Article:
Boris Johnson has sidestepped calls to give Holyrood the power to borrow cash in the same way the UK Government can.
Ministers were due to review the current fiscal framework next year but in a report published on Monday Scotland’s Advisory Group on Economic Recovery called for this timetable to be “accelerated” to allow the Scottish Government to borrow more.
The group, chaired by former Tesco Bank boss Benny Higgins, called on London to give Edinburgh “greater autonomy to use targeted fiscal measures to stimulate demand”.
Raising the issue at prime minister’s questions, SNP Westminster leader Ian Blackford said failing to devolve these powers would “put Scotland’s economic recovery at risk”.
Mr Johnson dodged the questions, telling MPs: “Scotland has so far received as part of our UK campaign against coronavirus £3.8bn in Barnett consequentials, a fact that I’m sure is seldom off his lips in his discussion with SNP colleagues.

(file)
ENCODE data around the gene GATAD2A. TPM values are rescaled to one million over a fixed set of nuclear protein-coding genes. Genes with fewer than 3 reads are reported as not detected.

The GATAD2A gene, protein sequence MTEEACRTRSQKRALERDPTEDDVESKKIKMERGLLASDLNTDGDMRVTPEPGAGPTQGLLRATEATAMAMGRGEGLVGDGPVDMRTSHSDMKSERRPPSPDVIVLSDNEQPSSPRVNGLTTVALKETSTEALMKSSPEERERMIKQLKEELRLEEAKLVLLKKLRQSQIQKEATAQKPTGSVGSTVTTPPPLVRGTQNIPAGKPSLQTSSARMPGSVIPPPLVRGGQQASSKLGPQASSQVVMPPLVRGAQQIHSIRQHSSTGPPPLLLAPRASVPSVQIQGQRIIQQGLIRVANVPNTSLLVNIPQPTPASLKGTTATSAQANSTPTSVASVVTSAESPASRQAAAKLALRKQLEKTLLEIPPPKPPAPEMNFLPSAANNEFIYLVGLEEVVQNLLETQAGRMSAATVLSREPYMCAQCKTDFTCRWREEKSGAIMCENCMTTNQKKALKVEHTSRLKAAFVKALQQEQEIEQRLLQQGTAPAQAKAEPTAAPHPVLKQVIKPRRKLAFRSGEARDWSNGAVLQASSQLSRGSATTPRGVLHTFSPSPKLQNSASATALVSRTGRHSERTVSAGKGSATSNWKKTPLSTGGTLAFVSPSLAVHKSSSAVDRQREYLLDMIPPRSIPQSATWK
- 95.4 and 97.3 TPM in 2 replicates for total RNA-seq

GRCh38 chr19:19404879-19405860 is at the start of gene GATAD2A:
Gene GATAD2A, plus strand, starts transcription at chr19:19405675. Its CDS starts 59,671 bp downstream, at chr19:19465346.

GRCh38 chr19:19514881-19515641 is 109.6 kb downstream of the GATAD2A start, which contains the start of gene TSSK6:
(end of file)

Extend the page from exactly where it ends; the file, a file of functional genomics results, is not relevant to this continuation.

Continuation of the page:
“We will continue to invest massively in Scotland because Scotland, like the whole of the UK, benefits from being part of the oldest and most successful political partnership in the world.”
Speaking after PMQs, Mr Blackford said: “The UK faces the worst health and economic emergency in decades – and it requires an unprecedented response.
“It is absolutely vital that the Scottish Parliament has the financial powers and funds necessary to fuel a strong recovery and protect Scotland’s budget.
“Scotland can make different choices for an investment-led recovery but we can only do it with the borrowing powers and access to capital needed to stimulate our economy.”
It comes as the Fraser of Allander Institute warned this morning that a second wave of Covid-19 could delay Scotland’s recovery until 2024.
The institute said the scale of the economic challenge could see a “raft of redundancies and business closures” without financial support.
Mr Blackford added: “It would be completely unacceptable if the Tories were to leave the Scottish Parliament to respond to this huge economic crisis with one hand tied behind its back by refusing to devolve the powers needed and ushering in another decade of Tory austerity cuts.”